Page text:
The swine-herd, Ho-ti . . . left his cottage in the care of his eldest son Bo-bo, a great lubberly boy, who being fond of playing with fire, as younkers of his age commonly are, let some sparks escape into a bundle of straw, which kindling quickly, spread the conflagration over every part of their poor mansion, till it was reduced to ashes . . . . While he was thinking what he should say to his father, and wringing his hands over the smoking remnants of one of those untimely sufferers, an odour assailed his nostrils, unlike any scent which he had before experienced. What could it proceed from ? — not from the burnt cottage — he had smelt that smell before . . . Much less did it resemble that of any known herb, weed, or flower. A premonitory moistening at the same time overflowed his nether lip. He knew not what to think. He next stooped down to feel the pig, if there were any signs of life in it. He burnt his fingers, and to cool them he applied them in his booby fashion to his mouth. Some of the crums of the scorched skin had come away with his fingers, and for the first time in his life (in the world's life indeed, for before him no man had known it) he tasted — crackling!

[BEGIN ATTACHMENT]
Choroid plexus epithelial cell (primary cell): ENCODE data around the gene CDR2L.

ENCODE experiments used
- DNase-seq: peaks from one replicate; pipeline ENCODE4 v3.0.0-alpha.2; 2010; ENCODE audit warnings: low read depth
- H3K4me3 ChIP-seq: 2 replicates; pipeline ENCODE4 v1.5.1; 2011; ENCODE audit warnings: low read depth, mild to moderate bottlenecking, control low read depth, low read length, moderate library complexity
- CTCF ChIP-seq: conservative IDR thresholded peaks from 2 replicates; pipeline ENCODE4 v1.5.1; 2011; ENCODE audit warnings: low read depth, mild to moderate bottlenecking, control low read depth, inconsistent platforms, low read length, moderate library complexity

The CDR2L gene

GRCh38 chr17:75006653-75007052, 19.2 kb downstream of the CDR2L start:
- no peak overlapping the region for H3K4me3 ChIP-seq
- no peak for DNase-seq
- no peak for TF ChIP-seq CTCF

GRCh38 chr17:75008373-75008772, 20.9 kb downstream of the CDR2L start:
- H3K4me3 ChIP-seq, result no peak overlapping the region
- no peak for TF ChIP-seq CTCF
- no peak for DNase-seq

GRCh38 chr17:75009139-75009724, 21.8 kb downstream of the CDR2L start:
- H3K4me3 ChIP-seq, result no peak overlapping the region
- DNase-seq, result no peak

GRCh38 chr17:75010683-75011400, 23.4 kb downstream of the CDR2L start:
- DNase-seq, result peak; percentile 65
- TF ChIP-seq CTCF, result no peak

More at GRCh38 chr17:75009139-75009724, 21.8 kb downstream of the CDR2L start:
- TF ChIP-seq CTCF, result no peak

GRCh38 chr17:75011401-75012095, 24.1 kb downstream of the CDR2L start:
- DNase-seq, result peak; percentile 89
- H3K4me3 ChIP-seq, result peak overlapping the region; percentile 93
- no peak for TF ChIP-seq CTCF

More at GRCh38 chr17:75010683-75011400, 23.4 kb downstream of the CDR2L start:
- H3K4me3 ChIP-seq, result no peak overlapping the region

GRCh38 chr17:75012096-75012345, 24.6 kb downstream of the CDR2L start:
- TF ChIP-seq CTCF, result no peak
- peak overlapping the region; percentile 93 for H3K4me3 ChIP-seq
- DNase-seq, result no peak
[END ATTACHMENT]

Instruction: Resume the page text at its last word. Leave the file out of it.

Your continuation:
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Nothing but fires from this time forward.
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There is no flavour comparable, I will contend, to that of the crisp, tawny, well-watched, not over-roasted, crackling, as it is well called — the very teeth are invited to their share of the pleasure at this banquet in overcoming the coy, brittle resistance — with the adhesive oleaginous — O call it not fat — but an indefinable sweetness growing up to it — the tender blossoming of fat — fat cropped in the bud — taken in the shoot — in the first innocence — the cream and quintessence of the child-pig's yet pure food — the lean, no lean, but a kind of animal manna — or, rather, fat and lean (if it must be so) so blended and running into each other, that both together make but one ambrosian result, or common substance.
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How equably he twirleth round the string! . . . . I make my stand upon pig.
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I remember an hypothesis, argued upon by the young students, when I was at St. Omer's, and maintained with much learning and pleasantry on both sides, "Whether, supposing that the flavour of a pig who obtained his death by whipping (per flagellationem extremam) superadded a pleasure upon the palate of a man more intense than any possible suffering we can conceive in the animal, is man justified in using that method of putting the animal to death ?"
I forget the decision.